What happened to British architects experimenting in Berlin?
Remember when Berlin was a giddy architectural funhouse? For about 20 years starting in the mid-1980s, the city was a laboratory welcoming building innovators from around the world – and these British designers led the way.
James Stirling and Michael Wilford
In July 2000, Queen Elizabeth II cut the ribbon for Berlin’s new British Embassy. The edifice replaced a bomb-damaged, pre-World War II consulate and was given a matching sandstone facade – except this one has a gaping hole in the middle revealing its innards: three giant, angled blocks in blue, silver and violet. Huh?
While the queen politely toured the oddball building, her husband Prince Philip was overheard calling it “a waste of space”. It’s likely the designer, architect Michael Wilford, savoured the royal rebuff. He and his late partner James Stirling had specialised in creating cheeky, subversive buildings aimed at exploding weighty architectural precepts and pomposity.
Twelve years earlier, they’d been hired to add on to the WZB Wissenschaftszentrum, a West Berlin research complex in a 19th-century palazzo. Their answer was a collection of five structures shaped like iconic architectural monuments – a basilica, an octagonal tower, etc. All are wrapped in matching pink and blue horizontal stripes with oversized red sandstone window frames. It’s basically the architectural equivalent of a Monty Python skit: Stirling and Wilford toy with architectural history, creating a candy-coloured layer cake version of Renaissance Italy – or is it Albert Speer’s Germania?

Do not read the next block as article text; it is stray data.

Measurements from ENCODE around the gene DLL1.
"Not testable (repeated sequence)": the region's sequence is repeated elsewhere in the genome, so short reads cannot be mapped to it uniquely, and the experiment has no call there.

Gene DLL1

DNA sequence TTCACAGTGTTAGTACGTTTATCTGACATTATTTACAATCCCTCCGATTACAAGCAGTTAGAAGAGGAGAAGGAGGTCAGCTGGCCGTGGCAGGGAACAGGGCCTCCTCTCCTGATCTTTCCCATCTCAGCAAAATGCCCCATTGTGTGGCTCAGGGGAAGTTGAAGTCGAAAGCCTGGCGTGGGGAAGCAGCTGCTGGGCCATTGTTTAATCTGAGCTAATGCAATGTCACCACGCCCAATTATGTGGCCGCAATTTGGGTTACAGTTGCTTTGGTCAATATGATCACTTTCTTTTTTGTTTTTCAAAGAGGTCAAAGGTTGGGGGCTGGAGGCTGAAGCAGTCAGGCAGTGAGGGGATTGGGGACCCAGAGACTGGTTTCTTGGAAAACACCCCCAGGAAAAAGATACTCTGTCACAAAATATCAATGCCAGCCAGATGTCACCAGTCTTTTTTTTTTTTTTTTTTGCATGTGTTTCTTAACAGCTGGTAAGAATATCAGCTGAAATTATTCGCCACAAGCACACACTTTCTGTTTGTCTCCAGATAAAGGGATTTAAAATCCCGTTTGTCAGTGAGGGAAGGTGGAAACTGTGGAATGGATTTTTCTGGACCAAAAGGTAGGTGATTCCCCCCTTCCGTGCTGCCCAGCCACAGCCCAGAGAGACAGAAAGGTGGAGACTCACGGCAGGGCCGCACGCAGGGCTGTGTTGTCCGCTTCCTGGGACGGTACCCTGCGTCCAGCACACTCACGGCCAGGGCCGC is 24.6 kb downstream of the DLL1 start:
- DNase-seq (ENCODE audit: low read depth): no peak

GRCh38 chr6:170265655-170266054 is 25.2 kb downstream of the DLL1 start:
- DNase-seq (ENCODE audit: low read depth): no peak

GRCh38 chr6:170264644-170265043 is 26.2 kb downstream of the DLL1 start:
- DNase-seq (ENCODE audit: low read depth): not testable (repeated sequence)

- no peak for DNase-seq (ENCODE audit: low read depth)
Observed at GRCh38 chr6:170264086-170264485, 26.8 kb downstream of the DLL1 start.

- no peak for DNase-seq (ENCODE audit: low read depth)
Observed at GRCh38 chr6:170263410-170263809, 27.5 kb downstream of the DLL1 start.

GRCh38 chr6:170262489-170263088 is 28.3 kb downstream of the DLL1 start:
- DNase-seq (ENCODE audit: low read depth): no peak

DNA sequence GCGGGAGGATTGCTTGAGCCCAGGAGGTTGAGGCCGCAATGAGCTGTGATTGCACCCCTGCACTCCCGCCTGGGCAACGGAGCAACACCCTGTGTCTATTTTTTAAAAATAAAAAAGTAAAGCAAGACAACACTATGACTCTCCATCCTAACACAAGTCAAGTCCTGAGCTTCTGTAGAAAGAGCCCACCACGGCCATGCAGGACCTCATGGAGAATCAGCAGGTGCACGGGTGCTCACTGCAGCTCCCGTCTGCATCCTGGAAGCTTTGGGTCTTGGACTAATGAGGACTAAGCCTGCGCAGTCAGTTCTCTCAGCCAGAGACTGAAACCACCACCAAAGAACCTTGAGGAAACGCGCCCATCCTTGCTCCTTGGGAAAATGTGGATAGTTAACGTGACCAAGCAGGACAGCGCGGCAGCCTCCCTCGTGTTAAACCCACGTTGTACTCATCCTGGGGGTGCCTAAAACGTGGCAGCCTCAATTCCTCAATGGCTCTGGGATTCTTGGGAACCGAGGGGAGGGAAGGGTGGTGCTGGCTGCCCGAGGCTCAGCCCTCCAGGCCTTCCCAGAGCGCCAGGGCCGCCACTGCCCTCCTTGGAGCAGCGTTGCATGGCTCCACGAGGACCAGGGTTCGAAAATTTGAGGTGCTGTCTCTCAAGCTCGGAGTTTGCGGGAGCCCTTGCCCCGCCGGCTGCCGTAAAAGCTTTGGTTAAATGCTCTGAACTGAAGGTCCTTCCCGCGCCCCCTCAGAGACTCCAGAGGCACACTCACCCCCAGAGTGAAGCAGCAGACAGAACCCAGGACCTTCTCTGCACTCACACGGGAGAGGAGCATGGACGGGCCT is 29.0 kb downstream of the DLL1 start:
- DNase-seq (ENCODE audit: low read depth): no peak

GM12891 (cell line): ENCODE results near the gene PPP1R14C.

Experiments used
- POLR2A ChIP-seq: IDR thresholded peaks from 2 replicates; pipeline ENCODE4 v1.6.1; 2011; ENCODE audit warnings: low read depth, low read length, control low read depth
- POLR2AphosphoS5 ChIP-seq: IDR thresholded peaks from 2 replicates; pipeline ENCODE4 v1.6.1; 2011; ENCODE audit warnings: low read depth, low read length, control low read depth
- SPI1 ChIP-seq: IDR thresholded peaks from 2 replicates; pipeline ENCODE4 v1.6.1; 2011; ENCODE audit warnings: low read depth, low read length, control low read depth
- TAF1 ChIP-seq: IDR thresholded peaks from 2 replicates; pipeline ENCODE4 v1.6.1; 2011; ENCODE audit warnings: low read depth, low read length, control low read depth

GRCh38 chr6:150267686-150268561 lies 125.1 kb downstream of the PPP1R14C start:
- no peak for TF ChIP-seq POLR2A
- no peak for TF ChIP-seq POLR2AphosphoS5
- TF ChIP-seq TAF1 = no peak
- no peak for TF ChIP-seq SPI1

Sir Norman is rightfully proud of his world famous Reichstag re-do completed in 1999, but he initially balked at including its signature dome. Pressured by conservatives to rebuild the parliament’s Victorian-era cupola, Foster countered with its space-age descendant. A giant mirrored cone reflects daylight into the parliament chamber below, and a spiraling, walkable ramp brings the structure to life via a literal incarnation of the building’s populist inscription, Dem Deutsche Volke – “for the German people”.
But Foster’s most mind-blowing Berlin dome lies hidden in Dahlem. The Free University’s Philological Library is a hive of academics studying inside a giant recreation of a human cranium. Below its skull-shaped translucent roof are five levels of books and desks spread over floor plates modeled on lateral sections of a human brain.
Sauerbruch & Hutton
No building embodies the sky’s-the-limit optimism of post-Wall Berlin better than the GSW Headquarters near Checkpoint Charlie. Completed in 1999, the 22-storey tower’s curved western facade is equipped with pink and orange solar blinds that open and close, confetti-like, making the structure a steel-and-glass ode to joy. When they got the job, British-born Louisa Hutton and her German partner Matthias Sauerbruch were based in London, but the tower’s success brought them to Berlin where they generated a series of cheerfully colourful, eco-conscious building projects.
Twenty years later, the pair still work together but with an altered (out)look. Their latest Berlin work is the 2014 TK Maxx flagship store at Alexanderplatz which, along with nearby Primark, has helped turn the once proudly-Communist core of East Berlin into a hub of frenetic, planet-killing capitalism. The building sits wedged between the train station and the TV Tower, a nearly-windowless black box squished under a slab of luxury flats. It’s as cheery as a sullen goth teen at a birthday party.
What ended Berlin’s spree of Brit-driven architectural delirium? Maybe the trauma of that morning in September 2007 when the city woke up next to the Alexa shopping mall? For over a decade, the Hauptstadt has been on a strict architectural diet of gray, black and beige minimalism under the stern eye of the city’s queen of good taste, Swiss-born Building Director Regula Lüscher. It’s no wonder that the only British designer welcome here anymore is David Chipperfield, whose sober buildings, like Museum Island’s new cage-like entrance, dovetail perfectly with Lüscher’s neo-Lutheran asceticism. They are, coincidentally, exactly the kind of buildings that Stirling and Wilford were thumbing their noses at.